- The Mainstreaming of Lifelong Learning
Until recently, “lifelong learning” has been a sort of musty old term. No longer. In this episode we discuss why.
- 10 Critical Shifts in the Market for Lifelong Learning
The learning landscape has changed and continues to change dramatically. In this episode, we highlight what we see as 10 of the most critical shifts organizations need to be tracking.
- One Word: Impact
Long term success in the learning business really comes down to whether your efforts are having an impact. In this episode, we discuss what that means and the implications for organizations in the learning business.
- The New Learning Landscape: Two Shifts and a Gap
In this episode we discuss two critical shifts – an economic shift and a power shift – that have occurred in the market for adult lifelong learning and the gap they have created.
An Informal Learning Business Curriculum
While we have highlighted them separately to get you started, all of the above episodes are actually part of a much larger informal “curriculum” that spans the life of the Leading Learning website. This curriculum is comprised of articles, podcast episodes (which also have detailed written show notes), and various other resources to help educate people about the learning business and to support learning business professionals in in growing their knowledge and skills.
At this point, there are no formal classes or courses associated with this curriculum. It is intended for self-directed learning in which you determine what may be most useful for you and your learning business at this point in time.
One of the most valuable ways to use the curriculum is in collaboration with other professionals, whether that means people within your own company or organization or peers from other learning businesses. The articles, episodes, and other resources can be used as the focus of discussion for regular meetings, whether those are weekly, monthly, or quarterly. (We recommend quarterly as an absolute minimum.)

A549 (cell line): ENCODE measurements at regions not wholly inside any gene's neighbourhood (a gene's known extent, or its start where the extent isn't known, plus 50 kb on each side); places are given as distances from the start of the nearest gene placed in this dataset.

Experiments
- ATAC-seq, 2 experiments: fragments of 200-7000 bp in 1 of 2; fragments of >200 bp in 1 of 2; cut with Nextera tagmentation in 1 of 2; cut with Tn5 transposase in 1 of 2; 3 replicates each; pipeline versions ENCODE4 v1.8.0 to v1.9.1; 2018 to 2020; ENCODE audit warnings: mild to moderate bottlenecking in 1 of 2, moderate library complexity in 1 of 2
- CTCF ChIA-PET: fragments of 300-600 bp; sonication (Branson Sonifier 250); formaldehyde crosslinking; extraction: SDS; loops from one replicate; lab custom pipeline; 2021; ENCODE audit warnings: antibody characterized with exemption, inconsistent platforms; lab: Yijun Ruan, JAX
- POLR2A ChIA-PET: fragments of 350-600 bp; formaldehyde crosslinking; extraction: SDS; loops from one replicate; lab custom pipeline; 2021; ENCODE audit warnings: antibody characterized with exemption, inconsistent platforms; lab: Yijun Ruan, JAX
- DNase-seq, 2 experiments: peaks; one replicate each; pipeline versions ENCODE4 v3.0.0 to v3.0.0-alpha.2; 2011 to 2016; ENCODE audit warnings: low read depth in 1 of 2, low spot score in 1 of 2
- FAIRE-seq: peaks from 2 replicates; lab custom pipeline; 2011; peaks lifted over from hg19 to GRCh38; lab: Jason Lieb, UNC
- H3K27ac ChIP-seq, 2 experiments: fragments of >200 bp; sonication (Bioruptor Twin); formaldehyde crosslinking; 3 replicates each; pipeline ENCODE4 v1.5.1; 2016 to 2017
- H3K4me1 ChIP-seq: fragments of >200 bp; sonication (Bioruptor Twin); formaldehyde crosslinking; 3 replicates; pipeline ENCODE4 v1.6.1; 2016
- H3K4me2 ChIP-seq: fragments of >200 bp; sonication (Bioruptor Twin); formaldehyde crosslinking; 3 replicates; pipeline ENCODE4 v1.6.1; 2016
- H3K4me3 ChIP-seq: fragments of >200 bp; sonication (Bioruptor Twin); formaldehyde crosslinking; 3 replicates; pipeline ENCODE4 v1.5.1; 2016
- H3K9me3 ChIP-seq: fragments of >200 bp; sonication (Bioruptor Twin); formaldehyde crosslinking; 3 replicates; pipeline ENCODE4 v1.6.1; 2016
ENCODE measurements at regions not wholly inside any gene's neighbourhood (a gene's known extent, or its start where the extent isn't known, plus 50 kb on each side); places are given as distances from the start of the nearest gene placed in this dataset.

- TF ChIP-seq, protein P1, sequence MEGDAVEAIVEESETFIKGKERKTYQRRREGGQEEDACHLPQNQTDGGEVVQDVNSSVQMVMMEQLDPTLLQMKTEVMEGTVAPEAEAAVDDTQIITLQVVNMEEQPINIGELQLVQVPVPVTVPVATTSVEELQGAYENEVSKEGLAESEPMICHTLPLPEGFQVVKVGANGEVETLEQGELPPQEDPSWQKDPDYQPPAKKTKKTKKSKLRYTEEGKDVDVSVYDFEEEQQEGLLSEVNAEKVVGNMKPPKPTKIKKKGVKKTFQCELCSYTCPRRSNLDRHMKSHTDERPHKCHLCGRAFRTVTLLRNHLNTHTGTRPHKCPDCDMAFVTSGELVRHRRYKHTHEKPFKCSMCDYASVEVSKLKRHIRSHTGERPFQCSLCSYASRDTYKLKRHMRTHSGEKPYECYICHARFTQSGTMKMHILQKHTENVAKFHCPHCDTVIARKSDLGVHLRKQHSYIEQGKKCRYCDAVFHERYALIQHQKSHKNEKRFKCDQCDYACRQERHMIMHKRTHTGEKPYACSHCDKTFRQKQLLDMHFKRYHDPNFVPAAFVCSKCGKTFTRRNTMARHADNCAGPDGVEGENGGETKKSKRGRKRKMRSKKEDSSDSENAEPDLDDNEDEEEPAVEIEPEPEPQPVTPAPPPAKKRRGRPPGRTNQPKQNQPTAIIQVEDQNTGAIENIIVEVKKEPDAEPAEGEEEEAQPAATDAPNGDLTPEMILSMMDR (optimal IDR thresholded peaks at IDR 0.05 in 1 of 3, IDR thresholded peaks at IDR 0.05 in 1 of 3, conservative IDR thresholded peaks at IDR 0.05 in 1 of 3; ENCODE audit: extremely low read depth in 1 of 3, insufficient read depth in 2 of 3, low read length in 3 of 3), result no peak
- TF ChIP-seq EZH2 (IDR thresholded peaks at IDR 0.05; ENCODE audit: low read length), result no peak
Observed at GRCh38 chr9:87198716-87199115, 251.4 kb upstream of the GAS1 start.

Other Learning Business Resources
We offer a range of free resources for learning businesses on our main resources page. For your convenience, we thought we would highlight a few of the most essential ones here.
- The Market Insight Matrix
Succeeding as a learning business requires really understanding your market – and then leading it. The Market Insight Matrix is an essential tool.
- The Value Ramp
One of simplest, and yet most powerful tools, the Value Ramp can help you develop a product strategy that makes sense.
- The Learning Business Maturity Model
We reference this above, but it is such an important resource, we want to be sure you don’t miss it.
- Learning Platform Selection Resources
Technology is such an important part of the new learning landscape that we want to be sure you know we have these resources available.
Again, you can find other valuable resources on our main resources page. Please note that everything mentioned here and nearly everything mentioned in the resource center is free. We make these resources free because we feel it is extremely important to spread knowledge about the concept of the learning business as broadly as possible. To that end, we would be truly grateful if you would make use of the social sharing buttons you find on this and other pages to share these resources with others.
Thanks so much,
Jeff & Celisa